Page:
439 F2d 133 United States v. Fowler
439 F.2d 133
UNITED STATES of America, Plaintiff-Appellee,
Rodney Merle FOWLER, Defendant Appellant.
United States Court of Appeals, Ninth Circuit.
February 25, 1971.
Peter J. Hughes, of Sheela, Lightner, Hughes & Castro, San Diego, Cal. for defendant-appellant.
Harry D. Steward, U. S. Atty., Shelby R. Gott, Asst. U. S. Atty., San Diego, Cal., for plaintiff-appellee.
Before ELY, HUFSTEDLER and WRIGHT, Circuit Judges.
EUGENE A. WRIGHT, Circuit Judge:
Rodney Merle Fowler appeals his conviction on two counts charging him with smuggling and transporting 132 pounds of marijuana from Mexico. 19 U.S.C. §§ 1459, 1461; 21 U.S.C. § 176a. We reverse because the pre-trial photographic identification procedure was so impermissibly suggestive as to give rise to a substantial likelihood of irreparable misidentification.
Fowler admits that the marijuana in question was concealed in the automobile he drove across the border. His defense was that the automobile belonged to one Ellis whom Fowler had earlier accompanied on a trip from Los Angeles to Mexicali. When Ellis informed Fowler that he would be unable to return as planned he told Fowler to drive Ellis' car back to Los Angeles. It was on the return trip that the marijuana was discovered and Fowler was arrested.
Customs officers investigating the matter found that the car had been purchased in Los Angeles two days before in the name of Harold Ellis. The address given, however, was essentially fictitious and was that of a drug store where Ellis was unknown. The identity of the person who had purchased the car was thus of some importance.
After having arrested Fowler and placed him in custody, the investigating officers ultimately went to the used car lot where the car had been purchased. They spoke with the car salesman, Valencio, and showed him two photographs of Fowler, taken on the night of his arrest. No other photographs were displayed. The salesman indicated that the man pictured was the one who had bought the car in the name of Ellis.
Valencio testified for the prosecution at Fowler's trial. He was initially shown the photographs of Fowler which he had previously seen and directed to the fact that his signature was on the back of each. He then testified as to his pre-trial identification of Fowler from these photographs. Following his testimony on the pre-trial identification, Valencio was asked to identify the purchaser in court and he pointed to Fowler.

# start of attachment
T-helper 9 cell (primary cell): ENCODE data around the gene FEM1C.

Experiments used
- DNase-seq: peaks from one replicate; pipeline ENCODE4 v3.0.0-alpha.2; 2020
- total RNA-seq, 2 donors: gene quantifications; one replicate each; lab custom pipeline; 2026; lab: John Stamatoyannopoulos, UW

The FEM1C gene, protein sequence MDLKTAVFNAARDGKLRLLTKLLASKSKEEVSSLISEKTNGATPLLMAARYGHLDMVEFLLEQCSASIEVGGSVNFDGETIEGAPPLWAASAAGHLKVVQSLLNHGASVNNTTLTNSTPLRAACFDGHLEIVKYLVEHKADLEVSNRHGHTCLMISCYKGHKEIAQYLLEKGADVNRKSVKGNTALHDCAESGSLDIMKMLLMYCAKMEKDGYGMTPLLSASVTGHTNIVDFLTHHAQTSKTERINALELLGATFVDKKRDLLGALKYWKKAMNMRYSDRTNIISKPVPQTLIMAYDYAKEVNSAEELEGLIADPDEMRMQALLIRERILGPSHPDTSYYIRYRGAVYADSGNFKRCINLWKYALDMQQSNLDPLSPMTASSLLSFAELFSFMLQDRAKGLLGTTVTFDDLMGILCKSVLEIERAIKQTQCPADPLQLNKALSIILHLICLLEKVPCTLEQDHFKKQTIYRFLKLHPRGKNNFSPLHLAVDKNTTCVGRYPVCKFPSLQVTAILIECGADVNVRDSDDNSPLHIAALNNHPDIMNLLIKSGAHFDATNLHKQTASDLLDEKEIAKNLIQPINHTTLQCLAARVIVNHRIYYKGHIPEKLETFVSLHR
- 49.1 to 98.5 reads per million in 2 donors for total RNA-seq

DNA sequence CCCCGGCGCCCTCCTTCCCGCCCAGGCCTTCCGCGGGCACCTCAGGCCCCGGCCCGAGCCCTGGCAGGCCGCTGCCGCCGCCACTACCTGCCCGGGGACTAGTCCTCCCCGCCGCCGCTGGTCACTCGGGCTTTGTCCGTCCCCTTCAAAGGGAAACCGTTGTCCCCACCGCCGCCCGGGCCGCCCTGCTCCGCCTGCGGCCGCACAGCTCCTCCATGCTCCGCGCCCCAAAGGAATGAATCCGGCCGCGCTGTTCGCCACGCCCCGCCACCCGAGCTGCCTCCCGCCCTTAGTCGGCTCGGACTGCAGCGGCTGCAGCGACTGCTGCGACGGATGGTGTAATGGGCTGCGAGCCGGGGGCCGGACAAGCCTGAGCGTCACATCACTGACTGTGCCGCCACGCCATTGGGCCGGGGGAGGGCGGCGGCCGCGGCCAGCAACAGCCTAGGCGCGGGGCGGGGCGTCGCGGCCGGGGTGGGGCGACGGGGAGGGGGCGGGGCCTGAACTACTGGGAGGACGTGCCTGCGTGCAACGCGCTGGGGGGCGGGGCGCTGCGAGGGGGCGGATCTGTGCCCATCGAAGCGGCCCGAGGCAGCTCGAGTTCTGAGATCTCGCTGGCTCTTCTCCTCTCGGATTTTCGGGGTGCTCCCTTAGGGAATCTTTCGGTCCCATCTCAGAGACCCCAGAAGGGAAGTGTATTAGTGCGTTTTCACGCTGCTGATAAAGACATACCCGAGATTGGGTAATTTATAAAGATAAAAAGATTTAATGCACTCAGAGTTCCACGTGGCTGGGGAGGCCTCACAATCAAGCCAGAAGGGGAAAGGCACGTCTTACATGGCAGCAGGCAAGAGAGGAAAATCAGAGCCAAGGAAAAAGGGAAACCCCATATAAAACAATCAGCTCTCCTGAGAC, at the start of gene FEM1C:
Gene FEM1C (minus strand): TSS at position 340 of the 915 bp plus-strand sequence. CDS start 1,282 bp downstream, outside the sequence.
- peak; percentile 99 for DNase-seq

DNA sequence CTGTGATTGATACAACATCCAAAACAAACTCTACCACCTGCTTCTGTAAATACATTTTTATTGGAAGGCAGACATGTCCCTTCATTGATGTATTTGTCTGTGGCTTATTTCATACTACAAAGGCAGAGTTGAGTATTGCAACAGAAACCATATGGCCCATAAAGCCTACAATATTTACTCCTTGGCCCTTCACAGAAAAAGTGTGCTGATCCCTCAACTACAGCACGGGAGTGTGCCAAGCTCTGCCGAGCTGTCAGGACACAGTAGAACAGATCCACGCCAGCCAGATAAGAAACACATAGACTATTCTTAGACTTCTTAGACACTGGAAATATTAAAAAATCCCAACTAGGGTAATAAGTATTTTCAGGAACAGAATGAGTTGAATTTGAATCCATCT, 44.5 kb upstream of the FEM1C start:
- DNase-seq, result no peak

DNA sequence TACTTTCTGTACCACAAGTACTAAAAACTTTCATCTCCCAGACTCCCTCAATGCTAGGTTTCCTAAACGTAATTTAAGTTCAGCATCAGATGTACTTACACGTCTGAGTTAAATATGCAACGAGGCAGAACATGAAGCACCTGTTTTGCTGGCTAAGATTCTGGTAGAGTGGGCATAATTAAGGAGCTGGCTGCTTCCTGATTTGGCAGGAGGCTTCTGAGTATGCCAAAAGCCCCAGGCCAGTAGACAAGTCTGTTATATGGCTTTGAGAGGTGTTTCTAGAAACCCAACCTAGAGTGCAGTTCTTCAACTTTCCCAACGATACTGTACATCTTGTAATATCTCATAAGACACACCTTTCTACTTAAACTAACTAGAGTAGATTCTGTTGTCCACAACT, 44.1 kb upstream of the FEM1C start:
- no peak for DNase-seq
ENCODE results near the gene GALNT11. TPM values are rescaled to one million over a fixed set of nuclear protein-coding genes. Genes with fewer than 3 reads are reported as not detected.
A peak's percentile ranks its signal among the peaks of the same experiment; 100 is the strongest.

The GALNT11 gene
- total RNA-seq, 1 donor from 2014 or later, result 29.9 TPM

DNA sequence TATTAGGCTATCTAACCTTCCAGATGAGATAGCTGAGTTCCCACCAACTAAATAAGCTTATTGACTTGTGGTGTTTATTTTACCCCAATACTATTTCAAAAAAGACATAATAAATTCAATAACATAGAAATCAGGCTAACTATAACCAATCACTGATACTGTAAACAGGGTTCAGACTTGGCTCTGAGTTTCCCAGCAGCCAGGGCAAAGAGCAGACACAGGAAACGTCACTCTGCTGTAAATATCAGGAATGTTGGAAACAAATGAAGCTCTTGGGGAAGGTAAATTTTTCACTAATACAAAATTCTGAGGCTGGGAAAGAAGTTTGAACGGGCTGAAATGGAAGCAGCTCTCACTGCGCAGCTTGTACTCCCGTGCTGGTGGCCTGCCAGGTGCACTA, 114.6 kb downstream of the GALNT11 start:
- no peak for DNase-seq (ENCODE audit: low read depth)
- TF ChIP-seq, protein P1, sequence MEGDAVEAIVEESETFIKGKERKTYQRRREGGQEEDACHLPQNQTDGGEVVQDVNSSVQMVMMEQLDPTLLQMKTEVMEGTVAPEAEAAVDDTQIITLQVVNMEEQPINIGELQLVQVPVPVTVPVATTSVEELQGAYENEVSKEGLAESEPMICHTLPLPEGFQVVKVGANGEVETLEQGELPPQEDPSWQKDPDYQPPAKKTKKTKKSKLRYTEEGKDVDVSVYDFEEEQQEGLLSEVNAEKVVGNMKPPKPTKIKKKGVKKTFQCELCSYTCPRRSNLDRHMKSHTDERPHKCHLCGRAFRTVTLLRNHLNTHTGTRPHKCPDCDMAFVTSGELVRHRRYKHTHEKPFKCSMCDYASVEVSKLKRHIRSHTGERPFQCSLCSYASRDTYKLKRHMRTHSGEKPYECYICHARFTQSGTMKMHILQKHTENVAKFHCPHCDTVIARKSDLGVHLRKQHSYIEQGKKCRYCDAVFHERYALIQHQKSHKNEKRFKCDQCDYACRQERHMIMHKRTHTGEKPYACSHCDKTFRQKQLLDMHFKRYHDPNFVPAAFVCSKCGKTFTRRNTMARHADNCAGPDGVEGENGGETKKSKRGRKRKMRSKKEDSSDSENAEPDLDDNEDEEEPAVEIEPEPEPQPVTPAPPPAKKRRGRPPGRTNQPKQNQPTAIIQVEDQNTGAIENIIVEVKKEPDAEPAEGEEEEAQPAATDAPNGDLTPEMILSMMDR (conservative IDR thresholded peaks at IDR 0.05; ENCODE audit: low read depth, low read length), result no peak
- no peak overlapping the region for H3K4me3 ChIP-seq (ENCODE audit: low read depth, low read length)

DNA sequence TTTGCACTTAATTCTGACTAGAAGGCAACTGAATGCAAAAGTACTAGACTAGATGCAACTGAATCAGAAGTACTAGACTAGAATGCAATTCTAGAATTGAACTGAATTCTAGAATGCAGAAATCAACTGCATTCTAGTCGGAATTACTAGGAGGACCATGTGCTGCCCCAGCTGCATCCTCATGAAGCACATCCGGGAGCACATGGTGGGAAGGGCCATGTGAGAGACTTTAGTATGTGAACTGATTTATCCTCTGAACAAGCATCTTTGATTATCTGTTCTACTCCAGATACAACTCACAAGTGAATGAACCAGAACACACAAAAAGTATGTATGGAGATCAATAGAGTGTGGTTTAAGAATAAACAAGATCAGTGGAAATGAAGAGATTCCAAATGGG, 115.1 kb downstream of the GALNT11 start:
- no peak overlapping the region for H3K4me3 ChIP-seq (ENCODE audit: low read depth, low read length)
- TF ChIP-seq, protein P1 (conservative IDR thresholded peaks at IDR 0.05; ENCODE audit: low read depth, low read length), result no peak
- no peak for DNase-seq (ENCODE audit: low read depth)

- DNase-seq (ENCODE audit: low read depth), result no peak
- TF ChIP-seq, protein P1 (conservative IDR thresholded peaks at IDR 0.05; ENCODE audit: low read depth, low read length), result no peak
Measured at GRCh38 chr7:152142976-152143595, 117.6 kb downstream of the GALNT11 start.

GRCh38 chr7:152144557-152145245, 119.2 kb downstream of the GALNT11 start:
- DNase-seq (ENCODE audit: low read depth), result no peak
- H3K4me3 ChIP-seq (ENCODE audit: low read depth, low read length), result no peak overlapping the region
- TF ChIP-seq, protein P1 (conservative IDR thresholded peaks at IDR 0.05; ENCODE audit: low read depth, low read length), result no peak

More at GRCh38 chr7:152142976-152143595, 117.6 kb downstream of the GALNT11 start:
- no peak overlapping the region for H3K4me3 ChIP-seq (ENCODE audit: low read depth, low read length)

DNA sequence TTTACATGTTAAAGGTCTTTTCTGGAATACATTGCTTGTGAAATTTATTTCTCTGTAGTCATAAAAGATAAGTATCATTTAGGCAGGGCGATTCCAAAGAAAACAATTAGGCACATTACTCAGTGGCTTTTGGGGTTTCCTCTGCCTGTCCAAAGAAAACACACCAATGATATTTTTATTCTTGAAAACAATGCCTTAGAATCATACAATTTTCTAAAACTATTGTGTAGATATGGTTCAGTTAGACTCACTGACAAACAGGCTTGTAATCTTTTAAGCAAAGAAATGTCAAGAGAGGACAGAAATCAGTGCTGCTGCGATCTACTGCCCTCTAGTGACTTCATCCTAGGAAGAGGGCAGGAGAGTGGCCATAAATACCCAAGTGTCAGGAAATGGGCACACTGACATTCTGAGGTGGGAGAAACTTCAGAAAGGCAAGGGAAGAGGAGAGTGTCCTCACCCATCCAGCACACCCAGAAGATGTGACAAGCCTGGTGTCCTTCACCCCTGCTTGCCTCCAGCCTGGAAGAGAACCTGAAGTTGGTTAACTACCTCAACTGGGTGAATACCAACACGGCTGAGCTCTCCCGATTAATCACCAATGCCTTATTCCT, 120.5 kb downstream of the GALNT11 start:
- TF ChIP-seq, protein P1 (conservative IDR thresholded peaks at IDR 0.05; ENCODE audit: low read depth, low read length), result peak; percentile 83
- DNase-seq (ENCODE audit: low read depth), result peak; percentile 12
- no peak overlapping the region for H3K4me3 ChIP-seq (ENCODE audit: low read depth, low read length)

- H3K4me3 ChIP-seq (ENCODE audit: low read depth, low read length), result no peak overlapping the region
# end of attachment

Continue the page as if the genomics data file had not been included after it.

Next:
First, we must decline the invitation to follow the Third Circuit's ruling in United States v. Zeiler, 427 F.2d 1305 (3d Cir. 1970), to the effect that there is a right to counsel at a pre-trial photographic identification proceeding. This circuit, as well as the Second, Fifth, Seventh and Tenth Circuits, has ruled otherwise. See United States v. Williams, 436 F.2d 1166 (9th Cir. 1970). We adhere to that ruling.
That there is no right to counsel at such pre-trial photographic identification proceedings does not mean that due process cannot be violated at that stage. In short, we are convinced that the use of a single photograph under these circumstances "was so impermissibly suggestive as to give rise to a very substantial likelihood of irreparable misidentification." Simmons v. United States, 390 U.S. 377, 384, 88 S.Ct. 967, 971, 19 L.Ed.2d 1247 (1968). Valencio's testimony on the pre-trial identification was the direct result of this impermissibly suggestive procedure and "only a per se exclusionary rule as to such testimony can be an effective sanction * * *." Gilbert v. California, 388 U.S. 263, 273, 87 S.Ct. 1951, 1957, 18 L.Ed. 1178 (1967).
Since Fowler had already been arrested, this is not a case where the suspect was still at large and a photographic identification was not only mandatory but a matter of some urgency. Nor is this case like Anthony v. United States, 433 F.2d 952 (9th Cir. October 28, 1970) where the in-court photographic identification was made necessary by a substantial change in the appearance of the defendant between the time of the offense and the time of trial.
The cases relied upon by the government miss the point in that they involve the question of the ability of a witness to identify a defendant in court where the witness did not testify as to his pre-trial identification and where the facts amply demonstrated an independent basis for the in-court identification. See, e. g., United States v. Kilgore, 418 F.2d 225 (9th Cir. 1969).
We are not suggesting that the government is required to conduct a lineup if the suspect has been arrested. There is no reason why proper photographic identification cannot be used if the rights of the accused are fully protected. What was said in Mason v. United States, 134 U.S.App.D.C. 280, 414 F.2d 1176, 1182 (1969), is fully applicable here:
"No urgent need for immediate action prevented [the investigating officer] from taking the small trouble to bring several similar photos with him."
The error here is clearly not harmless. The evidence of guilt, while legally sufficient to sustain a jury verdict, is far from overwhelming. Fowler's employer testified that Fowler was in Seattle on the day the car was purchased in Los Angeles and a handwriting expert testified that, in his opinion, the signatures on the purchase documents were not written by Fowler.